utopia wrote:I'm interested to know why you think this is relevant ? is Singapore not overwhelming Chinese anyway with or without quota ? With the size of GRC electoral boundaries, do you really think the presence of racial quotas would make a difference in voting patterns ?
Of course: it makes it impossible to create a viable Malaysian-style opposition coalition that caters to the interests of minorities, since -- even when combined -- the minorities can never outweigh the majority.
Now, I'm not a huge fan of the current Malaysian political setup, but at least their system ensures that the minorities get some
voice. In Singapore, the tokens in the GLCs are neutered: everybody belongs to the PAP, so they can either vote with the party or get kicked out of Parliament.
Is it really such a dramatic, devastating impact that because the country HAS social engineering and (some) families were denied from buying HDB flats (but not private housing) due to the racial allocations based on what already exists in that suburb / electorate ?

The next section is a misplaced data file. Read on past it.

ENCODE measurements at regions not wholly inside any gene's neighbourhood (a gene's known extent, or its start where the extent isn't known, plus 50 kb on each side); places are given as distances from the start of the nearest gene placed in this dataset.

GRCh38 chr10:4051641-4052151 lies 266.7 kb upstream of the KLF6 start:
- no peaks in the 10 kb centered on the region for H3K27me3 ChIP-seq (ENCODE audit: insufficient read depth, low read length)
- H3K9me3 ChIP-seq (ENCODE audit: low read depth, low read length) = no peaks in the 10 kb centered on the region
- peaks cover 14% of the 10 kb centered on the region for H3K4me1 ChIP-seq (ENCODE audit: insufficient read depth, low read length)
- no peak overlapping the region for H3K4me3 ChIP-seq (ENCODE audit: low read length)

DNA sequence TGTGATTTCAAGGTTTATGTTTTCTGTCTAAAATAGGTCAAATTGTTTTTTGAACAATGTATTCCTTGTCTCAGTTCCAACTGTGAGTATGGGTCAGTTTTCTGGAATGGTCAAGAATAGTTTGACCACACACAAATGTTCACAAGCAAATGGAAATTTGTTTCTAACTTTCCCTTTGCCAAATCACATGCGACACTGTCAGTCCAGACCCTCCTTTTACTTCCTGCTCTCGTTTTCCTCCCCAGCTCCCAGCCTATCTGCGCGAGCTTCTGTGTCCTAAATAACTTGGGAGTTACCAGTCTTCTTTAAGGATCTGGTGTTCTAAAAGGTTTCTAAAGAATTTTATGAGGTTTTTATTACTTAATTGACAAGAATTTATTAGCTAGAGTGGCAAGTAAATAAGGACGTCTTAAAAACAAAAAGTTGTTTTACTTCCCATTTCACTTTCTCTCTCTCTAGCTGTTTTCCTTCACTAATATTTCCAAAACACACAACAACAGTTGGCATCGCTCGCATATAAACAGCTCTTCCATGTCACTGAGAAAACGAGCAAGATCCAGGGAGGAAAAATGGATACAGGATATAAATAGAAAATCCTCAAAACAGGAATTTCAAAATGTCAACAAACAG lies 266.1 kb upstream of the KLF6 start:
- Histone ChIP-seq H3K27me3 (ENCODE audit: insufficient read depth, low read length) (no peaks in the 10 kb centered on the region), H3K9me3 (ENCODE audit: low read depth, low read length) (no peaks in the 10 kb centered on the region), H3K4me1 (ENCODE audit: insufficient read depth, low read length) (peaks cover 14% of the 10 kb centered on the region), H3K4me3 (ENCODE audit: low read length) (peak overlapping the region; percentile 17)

What is a better solution?
Ah, now that's a good question.
While I don't entirely agree with the means, and while I don't believe in the party line that you are spouting about why they're doing it, I do
agree that the net effect of forced mingling is probably better than the alternative of race ghettos.
The bigger question, though, is would race ghettos have developed on their own? In countries with this problem (France, Australia etc), the inhabitants of the ghettos are invariably poor migrants who have no choice
but to move to the cheapest, least desirable housing. Add in decentralized systems of government that ensure that the poorest areas also have the smallest budgets to fix their problems, and you get a bit of a death spiral.
In Singapore, the wealth distribution between the races, while not entirely flat, is not dramatically skewed, and since governance is centralized, there are no dramatic differences in the upkeep or maintenance of various HDB areas. (Unless you happen to live in an Opposition ward, of course...) And while there are poor immigrants in Singapore, they are not allowed to purchase HDBs anyway until they are well-off enough to acquire PR/citizenship.